Moody’s Investors Service has changed its outlook for Qatar to negative from stable based on the economic and financial risks associated with the ongoing dispute between the nation and its Gulf Cooperation Council neighbors like Bahrain, Saudi Arabia and the United Arab Emirates.
“In Moody's view, the likelihood of a prolonged period of uncertainty extending into 2018 has increased and a quick resolution of the dispute is unlikely over the next few months, which carries the risk that Qatar's sovereign credit fundamentals could be negatively affected,” the ratings agency said.
Moody’s also affirmed Qatar’s rating at Aa3, reflecting the agency’s positive view of Qatar’s credit strengths, including a sizeable net asset position of the government and remarkably high levels of wealth that will continue to support the sovereign’s credit profile. The government has approximately $35 billion in net international reserves at the Qatari Central Bank and more than $300 billion of assets managed by the Qatar Investment Authority.
Amidst the dispute, the coalition has severed diplomatic relations, closed borders and expelled Qatari nationals from their countries, Moody’s reported. The coalition has also issued 13 demands of Qatar that it must meet in order to see relief. A quick resolution to the crisis has yet to arise, and the state of affairs is likely to impact economic activity. So far, there have been reports of disruptions to some nonhydrocarbon exports and a forced shutdown of helium production. Tourism is also likely to be hit by the termination of direct flights to the nation.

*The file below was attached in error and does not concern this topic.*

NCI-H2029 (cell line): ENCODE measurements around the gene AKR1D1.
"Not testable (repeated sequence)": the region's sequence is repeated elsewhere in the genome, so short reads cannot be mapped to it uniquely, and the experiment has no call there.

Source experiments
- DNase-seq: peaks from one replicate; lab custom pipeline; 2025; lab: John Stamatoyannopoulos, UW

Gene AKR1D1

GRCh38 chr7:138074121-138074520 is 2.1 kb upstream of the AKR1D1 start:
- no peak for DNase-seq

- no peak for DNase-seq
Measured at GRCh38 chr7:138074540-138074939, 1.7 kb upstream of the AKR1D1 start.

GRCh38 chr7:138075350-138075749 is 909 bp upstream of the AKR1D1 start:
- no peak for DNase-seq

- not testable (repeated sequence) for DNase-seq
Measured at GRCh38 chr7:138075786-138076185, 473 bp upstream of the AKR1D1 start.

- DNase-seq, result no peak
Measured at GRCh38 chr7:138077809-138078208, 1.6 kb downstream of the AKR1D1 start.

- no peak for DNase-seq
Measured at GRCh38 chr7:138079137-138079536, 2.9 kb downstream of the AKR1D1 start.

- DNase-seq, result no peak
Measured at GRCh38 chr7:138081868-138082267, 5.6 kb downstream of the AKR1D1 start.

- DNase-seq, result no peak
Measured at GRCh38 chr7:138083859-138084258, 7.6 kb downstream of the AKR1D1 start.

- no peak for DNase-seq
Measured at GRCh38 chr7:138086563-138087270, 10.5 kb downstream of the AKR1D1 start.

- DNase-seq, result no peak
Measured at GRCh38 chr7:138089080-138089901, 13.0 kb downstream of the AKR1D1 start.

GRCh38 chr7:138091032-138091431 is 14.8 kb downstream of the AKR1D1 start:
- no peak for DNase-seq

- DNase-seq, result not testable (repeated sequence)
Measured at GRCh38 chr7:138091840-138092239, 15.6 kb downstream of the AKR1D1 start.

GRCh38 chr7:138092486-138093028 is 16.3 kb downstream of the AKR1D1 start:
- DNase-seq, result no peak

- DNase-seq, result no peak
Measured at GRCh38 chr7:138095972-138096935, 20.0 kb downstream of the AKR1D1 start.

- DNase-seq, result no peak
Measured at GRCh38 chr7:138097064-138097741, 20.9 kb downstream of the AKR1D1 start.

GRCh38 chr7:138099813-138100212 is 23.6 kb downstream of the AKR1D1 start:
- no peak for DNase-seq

“Moody's thinks that a prolonged period of uncertainty will negatively affect business and foreign investor sentiment and could also weigh on the government's long-term diversification plans to position the country as a hub for air traffic, tourism, medical services, education and sports through a higher-risk perception among foreign investors.”
– Nicholas Stern, senior editor